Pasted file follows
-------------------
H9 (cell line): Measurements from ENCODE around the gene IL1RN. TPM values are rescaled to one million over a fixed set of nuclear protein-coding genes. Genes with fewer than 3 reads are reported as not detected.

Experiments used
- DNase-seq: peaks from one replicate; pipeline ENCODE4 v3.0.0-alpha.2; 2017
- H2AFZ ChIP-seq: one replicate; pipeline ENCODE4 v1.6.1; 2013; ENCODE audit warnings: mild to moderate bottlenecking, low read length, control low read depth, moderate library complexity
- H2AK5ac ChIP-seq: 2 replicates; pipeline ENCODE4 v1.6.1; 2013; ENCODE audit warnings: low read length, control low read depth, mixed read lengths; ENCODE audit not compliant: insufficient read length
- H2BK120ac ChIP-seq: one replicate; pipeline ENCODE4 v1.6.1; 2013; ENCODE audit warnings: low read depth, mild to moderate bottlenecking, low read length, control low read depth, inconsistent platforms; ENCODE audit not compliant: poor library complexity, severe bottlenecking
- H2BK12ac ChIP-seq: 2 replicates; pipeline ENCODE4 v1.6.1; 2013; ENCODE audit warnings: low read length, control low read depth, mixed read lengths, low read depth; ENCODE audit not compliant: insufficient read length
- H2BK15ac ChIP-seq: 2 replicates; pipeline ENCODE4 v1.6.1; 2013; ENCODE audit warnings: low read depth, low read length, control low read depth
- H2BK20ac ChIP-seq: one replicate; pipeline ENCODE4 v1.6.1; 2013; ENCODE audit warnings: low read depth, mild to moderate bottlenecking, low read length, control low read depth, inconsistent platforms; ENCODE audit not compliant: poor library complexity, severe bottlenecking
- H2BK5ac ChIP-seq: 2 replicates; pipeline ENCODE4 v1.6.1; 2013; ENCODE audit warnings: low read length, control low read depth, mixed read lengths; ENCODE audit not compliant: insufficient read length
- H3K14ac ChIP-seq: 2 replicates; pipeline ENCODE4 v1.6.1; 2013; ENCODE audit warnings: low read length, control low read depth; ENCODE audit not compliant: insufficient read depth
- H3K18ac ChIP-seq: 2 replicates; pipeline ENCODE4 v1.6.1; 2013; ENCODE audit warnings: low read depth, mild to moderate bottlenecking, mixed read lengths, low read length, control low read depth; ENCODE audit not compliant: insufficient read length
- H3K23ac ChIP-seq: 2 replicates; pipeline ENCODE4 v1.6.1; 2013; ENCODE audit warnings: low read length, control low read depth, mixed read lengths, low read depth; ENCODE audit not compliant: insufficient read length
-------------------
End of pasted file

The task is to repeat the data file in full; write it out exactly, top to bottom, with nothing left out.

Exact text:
H9 (cell line): Measurements from ENCODE around the gene IL1RN. TPM values are rescaled to one million over a fixed set of nuclear protein-coding genes. Genes with fewer than 3 reads are reported as not detected.

Experiments used
- DNase-seq: peaks from one replicate; pipeline ENCODE4 v3.0.0-alpha.2; 2017
- H2AFZ ChIP-seq: one replicate; pipeline ENCODE4 v1.6.1; 2013; ENCODE audit warnings: mild to moderate bottlenecking, low read length, control low read depth, moderate library complexity
- H2AK5ac ChIP-seq: 2 replicates; pipeline ENCODE4 v1.6.1; 2013; ENCODE audit warnings: low read length, control low read depth, mixed read lengths; ENCODE audit not compliant: insufficient read length
- H2BK120ac ChIP-seq: one replicate; pipeline ENCODE4 v1.6.1; 2013; ENCODE audit warnings: low read depth, mild to moderate bottlenecking, low read length, control low read depth, inconsistent platforms; ENCODE audit not compliant: poor library complexity, severe bottlenecking
- H2BK12ac ChIP-seq: 2 replicates; pipeline ENCODE4 v1.6.1; 2013; ENCODE audit warnings: low read length, control low read depth, mixed read lengths, low read depth; ENCODE audit not compliant: insufficient read length
- H2BK15ac ChIP-seq: 2 replicates; pipeline ENCODE4 v1.6.1; 2013; ENCODE audit warnings: low read depth, low read length, control low read depth
- H2BK20ac ChIP-seq: one replicate; pipeline ENCODE4 v1.6.1; 2013; ENCODE audit warnings: low read depth, mild to moderate bottlenecking, low read length, control low read depth, inconsistent platforms; ENCODE audit not compliant: poor library complexity, severe bottlenecking
- H2BK5ac ChIP-seq: 2 replicates; pipeline ENCODE4 v1.6.1; 2013; ENCODE audit warnings: low read length, control low read depth, mixed read lengths; ENCODE audit not compliant: insufficient read length
- H3K14ac ChIP-seq: 2 replicates; pipeline ENCODE4 v1.6.1; 2013; ENCODE audit warnings: low read length, control low read depth; ENCODE audit not compliant: insufficient read depth
- H3K18ac ChIP-seq: 2 replicates; pipeline ENCODE4 v1.6.1; 2013; ENCODE audit warnings: low read depth, mild to moderate bottlenecking, mixed read lengths, low read length, control low read depth; ENCODE audit not compliant: insufficient read length
- H3K23ac ChIP-seq: 2 replicates; pipeline ENCODE4 v1.6.1; 2013; ENCODE audit warnings: low read length, control low read depth, mixed read lengths, low read depth; ENCODE audit not compliant: insufficient read length